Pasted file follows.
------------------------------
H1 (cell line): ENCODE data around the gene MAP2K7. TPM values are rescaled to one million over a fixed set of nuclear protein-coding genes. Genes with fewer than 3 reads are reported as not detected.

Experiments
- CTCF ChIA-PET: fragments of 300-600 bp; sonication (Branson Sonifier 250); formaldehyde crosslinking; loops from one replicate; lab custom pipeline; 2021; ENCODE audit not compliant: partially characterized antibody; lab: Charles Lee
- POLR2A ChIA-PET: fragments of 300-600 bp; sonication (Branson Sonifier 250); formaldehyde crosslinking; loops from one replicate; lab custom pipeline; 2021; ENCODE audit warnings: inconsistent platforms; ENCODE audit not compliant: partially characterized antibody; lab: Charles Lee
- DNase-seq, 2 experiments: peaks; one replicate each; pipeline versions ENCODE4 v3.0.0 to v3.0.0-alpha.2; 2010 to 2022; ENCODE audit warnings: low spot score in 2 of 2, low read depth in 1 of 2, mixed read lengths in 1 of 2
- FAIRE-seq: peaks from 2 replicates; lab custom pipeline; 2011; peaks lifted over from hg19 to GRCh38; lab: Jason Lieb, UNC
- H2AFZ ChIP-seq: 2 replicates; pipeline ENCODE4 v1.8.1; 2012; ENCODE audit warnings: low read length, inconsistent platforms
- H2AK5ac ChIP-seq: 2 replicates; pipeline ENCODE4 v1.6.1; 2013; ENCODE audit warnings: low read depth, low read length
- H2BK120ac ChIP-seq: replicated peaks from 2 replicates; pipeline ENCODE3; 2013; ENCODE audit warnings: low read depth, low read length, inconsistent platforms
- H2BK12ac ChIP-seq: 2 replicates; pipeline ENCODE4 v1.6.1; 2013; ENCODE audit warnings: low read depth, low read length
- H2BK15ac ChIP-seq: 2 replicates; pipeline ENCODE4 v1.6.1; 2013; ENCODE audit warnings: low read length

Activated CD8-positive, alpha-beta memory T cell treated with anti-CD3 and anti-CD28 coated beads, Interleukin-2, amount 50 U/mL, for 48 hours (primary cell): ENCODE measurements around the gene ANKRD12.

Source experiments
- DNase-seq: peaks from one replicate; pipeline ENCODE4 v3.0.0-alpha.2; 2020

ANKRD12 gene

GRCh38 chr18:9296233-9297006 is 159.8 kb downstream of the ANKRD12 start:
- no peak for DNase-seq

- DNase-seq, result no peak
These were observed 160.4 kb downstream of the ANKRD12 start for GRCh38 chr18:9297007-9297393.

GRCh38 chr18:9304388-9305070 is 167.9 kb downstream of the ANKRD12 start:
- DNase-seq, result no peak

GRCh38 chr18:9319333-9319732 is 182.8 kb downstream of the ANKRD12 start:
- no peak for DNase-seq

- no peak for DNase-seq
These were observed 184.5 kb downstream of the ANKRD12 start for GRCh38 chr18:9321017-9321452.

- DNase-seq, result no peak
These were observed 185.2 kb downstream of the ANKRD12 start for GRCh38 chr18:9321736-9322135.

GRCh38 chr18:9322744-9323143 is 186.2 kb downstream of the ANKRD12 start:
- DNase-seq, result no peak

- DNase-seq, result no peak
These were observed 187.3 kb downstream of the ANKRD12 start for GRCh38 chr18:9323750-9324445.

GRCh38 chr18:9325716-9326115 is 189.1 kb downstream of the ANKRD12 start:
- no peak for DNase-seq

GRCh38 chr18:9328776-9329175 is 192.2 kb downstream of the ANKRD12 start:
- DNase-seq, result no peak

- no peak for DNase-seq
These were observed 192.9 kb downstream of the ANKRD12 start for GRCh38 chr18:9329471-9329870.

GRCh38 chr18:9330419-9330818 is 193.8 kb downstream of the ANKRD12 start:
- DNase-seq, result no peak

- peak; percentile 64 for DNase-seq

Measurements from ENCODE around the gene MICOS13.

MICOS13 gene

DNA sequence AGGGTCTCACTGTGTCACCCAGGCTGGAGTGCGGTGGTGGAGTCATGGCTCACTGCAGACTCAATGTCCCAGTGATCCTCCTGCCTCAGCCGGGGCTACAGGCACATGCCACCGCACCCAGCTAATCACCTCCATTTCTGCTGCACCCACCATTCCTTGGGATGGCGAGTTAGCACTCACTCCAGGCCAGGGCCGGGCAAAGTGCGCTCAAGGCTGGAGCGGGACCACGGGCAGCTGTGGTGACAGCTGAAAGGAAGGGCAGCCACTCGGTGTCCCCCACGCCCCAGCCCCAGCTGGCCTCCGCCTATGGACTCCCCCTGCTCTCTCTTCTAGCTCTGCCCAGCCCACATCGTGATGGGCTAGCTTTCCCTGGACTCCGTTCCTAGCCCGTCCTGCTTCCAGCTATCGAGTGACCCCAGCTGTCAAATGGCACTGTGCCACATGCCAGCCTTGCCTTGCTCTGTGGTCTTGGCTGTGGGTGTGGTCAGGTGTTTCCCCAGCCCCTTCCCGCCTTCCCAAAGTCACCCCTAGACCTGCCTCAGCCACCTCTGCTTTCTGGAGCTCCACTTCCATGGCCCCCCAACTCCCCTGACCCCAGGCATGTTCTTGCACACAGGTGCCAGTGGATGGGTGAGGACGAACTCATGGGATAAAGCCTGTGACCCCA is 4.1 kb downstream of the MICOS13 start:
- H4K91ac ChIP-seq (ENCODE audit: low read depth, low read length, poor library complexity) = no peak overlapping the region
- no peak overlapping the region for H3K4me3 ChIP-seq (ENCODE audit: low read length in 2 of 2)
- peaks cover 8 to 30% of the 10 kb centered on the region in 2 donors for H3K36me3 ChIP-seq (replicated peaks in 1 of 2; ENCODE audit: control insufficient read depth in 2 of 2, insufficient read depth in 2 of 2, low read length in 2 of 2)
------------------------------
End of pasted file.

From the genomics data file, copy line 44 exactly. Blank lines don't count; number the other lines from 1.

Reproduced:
- H4K91ac ChIP-seq (ENCODE audit: low read depth, low read length, poor library complexity) = no peak overlapping the region